Trim the meat of any fat or gristle, and cut into 2-inch cubes. Toss beef with 1 tablespoon of the oil. In a small bowl, season the flour with salt, pepper, and cayenne. Toss meat with seasoned flour.
Heat remaining 2 tablespoons oil in a large skillet over high heat. Brown the meat on all sides. Reduce the heat, add the onions, crushed garlic and tomato puree to the skillet, cover, and cook gently for 5 minutes. Transfer the contents of the skillet to a casserole and pour half of the Guinness into the skillet. Bring Guinness to a boil and stir to dissolve the caramelized meat juices on the pan. Pour over the meat, along with the remaining Guinness. Add the carrots and thyme. Stir and adjust seasonings. Cover the casserole and simmer over low heat, or in a 300 degree F oven until the meat is tender, 2 to 3 hours.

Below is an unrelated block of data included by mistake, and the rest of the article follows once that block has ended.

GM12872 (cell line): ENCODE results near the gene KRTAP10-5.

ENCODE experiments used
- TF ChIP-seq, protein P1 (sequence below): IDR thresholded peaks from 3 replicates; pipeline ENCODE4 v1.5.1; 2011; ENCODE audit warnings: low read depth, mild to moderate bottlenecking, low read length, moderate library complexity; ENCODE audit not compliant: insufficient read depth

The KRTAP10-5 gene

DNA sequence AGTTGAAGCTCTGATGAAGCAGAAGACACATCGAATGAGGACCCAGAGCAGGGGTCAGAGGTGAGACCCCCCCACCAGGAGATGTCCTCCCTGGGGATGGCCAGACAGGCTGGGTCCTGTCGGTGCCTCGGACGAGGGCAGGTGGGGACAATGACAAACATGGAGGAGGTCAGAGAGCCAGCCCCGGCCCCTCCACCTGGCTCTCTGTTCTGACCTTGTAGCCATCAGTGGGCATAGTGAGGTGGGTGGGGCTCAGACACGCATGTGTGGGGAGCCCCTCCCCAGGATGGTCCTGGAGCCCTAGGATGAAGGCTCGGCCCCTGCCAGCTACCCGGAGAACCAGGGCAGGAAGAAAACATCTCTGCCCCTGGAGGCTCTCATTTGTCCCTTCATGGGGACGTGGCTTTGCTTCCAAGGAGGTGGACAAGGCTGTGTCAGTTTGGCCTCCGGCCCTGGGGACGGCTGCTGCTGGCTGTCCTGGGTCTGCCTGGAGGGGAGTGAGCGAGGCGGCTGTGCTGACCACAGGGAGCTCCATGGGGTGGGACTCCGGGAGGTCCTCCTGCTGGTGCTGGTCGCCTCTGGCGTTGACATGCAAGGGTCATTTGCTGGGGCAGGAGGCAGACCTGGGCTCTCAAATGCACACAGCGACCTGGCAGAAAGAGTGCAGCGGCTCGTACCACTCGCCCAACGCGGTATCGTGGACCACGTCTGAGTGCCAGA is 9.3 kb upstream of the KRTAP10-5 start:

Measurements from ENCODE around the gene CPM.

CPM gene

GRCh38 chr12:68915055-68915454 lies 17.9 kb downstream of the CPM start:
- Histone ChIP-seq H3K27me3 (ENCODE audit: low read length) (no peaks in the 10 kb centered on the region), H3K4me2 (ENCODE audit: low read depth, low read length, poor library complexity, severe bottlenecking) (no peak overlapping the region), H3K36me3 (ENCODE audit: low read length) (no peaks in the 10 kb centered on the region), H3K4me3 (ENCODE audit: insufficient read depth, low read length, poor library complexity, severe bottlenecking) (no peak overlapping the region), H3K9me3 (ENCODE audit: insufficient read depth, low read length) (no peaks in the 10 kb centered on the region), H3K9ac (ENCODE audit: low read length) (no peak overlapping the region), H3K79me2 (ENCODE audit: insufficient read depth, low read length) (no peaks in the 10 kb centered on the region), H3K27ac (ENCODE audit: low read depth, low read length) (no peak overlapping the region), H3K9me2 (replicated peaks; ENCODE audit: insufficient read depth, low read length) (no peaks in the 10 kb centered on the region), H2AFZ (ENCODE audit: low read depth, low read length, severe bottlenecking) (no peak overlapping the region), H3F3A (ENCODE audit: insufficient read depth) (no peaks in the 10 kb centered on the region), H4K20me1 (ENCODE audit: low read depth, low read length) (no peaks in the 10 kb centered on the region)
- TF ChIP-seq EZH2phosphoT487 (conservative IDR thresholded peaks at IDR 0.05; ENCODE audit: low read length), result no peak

Garnish the beef with parsley and serve.

Two Basic Lagers: Pilsner and Bock

Pilsner, a crisp, bitter lager, originated in Bohemia, in what is now the Czech Republic. It’s a bright and snappy beer with the appetizing sharpness for grilled sausage and the backbone to stand up to spicy Asian flavors and oily fish.

Bock beers are strong, dark and flavorful, with yeasty, malty flavors. They’ve got a roasty, caramely, barley-based sweetness braced with bitter structure, and are perfect alongside pork and root vegetables. Doppelbock is even stronger, and excellent with bolder cheeses.